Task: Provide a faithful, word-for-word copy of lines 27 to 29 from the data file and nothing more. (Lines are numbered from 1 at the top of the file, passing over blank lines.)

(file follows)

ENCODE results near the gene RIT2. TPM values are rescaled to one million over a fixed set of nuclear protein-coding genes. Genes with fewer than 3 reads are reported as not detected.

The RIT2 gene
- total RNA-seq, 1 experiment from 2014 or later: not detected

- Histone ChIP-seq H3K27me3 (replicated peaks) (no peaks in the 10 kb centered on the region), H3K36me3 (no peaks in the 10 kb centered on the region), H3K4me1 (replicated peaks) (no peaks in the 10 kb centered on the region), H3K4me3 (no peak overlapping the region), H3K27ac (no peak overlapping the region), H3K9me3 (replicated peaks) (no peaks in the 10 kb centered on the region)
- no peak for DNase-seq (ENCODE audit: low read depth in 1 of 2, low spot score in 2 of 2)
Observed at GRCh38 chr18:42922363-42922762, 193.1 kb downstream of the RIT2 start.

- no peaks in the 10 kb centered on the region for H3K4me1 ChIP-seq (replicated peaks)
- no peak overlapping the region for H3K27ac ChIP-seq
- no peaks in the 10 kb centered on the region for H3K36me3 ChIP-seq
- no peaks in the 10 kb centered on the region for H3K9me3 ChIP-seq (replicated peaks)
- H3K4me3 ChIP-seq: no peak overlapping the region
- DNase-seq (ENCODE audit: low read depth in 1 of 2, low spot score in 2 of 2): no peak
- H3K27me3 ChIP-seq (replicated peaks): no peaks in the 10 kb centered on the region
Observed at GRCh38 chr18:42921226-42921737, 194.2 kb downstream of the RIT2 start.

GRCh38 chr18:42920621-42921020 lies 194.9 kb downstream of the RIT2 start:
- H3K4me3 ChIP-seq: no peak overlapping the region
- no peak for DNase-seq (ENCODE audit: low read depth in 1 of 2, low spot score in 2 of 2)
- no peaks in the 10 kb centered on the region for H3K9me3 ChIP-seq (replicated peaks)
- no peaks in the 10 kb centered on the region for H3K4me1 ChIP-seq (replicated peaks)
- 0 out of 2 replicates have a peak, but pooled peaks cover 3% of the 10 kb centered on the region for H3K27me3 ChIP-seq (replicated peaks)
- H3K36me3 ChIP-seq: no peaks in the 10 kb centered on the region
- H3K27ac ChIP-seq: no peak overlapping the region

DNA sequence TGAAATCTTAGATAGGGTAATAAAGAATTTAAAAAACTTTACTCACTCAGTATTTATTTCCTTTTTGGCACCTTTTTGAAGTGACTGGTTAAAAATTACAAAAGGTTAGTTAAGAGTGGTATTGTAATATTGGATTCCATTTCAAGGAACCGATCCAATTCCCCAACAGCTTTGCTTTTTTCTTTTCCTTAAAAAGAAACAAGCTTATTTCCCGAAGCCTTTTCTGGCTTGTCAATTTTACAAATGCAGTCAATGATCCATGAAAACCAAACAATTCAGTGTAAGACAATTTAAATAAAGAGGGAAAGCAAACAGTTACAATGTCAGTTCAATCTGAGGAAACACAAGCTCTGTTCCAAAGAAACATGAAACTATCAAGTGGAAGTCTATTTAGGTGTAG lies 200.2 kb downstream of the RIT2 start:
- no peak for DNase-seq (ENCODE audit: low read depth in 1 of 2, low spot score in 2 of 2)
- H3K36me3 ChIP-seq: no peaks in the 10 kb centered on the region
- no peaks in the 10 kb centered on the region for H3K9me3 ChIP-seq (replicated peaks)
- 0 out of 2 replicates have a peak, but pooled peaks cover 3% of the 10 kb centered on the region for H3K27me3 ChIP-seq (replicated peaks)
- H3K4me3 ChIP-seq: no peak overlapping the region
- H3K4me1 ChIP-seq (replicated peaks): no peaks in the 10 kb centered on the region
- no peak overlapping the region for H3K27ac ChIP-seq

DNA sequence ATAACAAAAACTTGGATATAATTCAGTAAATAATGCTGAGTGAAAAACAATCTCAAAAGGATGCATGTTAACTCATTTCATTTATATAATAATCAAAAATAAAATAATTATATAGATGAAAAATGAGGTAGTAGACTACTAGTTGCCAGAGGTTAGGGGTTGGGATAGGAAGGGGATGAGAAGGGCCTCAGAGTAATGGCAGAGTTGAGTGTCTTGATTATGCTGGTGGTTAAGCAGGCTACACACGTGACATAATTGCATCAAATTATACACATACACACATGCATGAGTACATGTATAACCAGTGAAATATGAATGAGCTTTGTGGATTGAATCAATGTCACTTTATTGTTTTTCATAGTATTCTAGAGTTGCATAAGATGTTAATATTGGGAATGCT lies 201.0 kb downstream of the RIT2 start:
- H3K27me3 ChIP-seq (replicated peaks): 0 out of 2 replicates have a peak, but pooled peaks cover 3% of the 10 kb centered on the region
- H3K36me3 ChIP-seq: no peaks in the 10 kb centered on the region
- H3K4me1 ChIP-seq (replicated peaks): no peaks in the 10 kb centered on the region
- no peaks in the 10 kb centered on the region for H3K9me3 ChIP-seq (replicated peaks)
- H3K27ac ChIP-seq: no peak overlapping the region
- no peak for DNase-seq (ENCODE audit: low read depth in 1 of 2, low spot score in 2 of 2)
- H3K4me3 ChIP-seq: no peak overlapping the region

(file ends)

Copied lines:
- 0 out of 2 replicates have a peak, but pooled peaks cover 3% of the 10 kb centered on the region for H3K27me3 ChIP-seq (replicated peaks)
- H3K4me3 ChIP-seq: no peak overlapping the region
- H3K4me1 ChIP-seq (replicated peaks): no peaks in the 10 kb centered on the region